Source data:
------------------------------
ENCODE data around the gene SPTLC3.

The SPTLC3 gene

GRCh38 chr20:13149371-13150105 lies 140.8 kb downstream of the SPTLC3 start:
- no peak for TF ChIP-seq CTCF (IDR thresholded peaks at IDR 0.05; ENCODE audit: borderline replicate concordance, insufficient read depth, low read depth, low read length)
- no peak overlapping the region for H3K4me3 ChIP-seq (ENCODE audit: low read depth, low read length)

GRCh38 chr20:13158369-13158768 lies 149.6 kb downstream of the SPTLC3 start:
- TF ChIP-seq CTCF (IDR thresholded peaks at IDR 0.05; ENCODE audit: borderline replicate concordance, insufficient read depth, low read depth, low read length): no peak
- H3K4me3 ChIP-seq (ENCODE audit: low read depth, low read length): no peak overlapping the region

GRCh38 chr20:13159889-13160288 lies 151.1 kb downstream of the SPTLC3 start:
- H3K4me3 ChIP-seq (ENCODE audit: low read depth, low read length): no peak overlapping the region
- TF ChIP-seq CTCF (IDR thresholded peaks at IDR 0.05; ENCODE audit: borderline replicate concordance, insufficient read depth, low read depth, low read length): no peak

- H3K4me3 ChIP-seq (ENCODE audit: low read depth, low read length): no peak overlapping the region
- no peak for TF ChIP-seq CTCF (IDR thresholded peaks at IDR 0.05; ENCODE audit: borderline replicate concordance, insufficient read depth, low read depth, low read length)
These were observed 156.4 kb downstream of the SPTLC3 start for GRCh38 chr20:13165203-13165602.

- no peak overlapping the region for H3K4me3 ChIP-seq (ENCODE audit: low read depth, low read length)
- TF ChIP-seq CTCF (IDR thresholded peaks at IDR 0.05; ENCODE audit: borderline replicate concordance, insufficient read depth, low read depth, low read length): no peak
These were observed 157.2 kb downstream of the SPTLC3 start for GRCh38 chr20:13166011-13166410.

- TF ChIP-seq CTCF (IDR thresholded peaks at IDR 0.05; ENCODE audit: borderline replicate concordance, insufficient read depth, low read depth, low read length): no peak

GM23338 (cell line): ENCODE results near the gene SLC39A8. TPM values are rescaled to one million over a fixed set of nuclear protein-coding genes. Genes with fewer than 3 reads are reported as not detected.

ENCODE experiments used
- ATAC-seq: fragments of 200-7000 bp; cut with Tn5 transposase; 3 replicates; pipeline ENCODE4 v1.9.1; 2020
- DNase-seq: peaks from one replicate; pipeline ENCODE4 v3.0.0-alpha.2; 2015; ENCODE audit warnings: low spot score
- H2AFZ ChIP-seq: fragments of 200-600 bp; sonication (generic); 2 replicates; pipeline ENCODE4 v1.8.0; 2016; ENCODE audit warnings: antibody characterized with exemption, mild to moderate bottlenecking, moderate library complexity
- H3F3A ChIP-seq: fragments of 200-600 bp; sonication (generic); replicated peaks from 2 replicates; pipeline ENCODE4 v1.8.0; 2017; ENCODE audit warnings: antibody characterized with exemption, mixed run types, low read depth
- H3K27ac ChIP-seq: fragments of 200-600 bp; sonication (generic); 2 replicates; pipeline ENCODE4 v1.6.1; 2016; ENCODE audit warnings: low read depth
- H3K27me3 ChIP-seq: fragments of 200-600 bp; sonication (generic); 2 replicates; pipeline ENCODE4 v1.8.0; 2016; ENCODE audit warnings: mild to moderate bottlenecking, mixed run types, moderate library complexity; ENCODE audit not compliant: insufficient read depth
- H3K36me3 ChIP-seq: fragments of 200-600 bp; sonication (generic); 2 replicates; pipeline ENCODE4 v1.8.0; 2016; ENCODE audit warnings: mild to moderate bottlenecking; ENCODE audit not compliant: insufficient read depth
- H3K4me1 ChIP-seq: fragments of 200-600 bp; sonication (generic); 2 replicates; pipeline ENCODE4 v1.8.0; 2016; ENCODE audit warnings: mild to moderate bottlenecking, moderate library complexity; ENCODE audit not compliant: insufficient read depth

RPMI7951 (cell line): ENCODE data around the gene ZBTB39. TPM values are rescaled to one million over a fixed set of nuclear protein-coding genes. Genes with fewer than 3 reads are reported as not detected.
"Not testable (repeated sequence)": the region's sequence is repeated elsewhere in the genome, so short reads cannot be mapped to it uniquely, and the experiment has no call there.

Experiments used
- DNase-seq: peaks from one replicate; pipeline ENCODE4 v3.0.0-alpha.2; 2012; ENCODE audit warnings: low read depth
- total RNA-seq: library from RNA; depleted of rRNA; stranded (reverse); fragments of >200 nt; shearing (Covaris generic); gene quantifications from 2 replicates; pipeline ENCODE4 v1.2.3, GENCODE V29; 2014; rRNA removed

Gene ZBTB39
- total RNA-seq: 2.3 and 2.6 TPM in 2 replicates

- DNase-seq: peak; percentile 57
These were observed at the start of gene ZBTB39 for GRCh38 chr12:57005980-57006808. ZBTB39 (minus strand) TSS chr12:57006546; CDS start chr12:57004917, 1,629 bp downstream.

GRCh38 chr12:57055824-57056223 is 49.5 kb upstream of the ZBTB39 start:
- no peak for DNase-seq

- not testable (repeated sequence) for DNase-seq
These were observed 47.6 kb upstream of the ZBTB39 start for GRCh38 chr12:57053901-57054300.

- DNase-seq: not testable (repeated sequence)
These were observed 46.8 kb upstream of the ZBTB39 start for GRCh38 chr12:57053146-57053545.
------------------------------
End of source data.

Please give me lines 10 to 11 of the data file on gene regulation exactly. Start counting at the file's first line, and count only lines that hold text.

- H3K4me3 ChIP-seq (ENCODE audit: low read depth, low read length): no peak overlapping the region
- TF ChIP-seq CTCF (IDR thresholded peaks at IDR 0.05; ENCODE audit: borderline replicate concordance, insufficient read depth, low read depth, low read length): no peak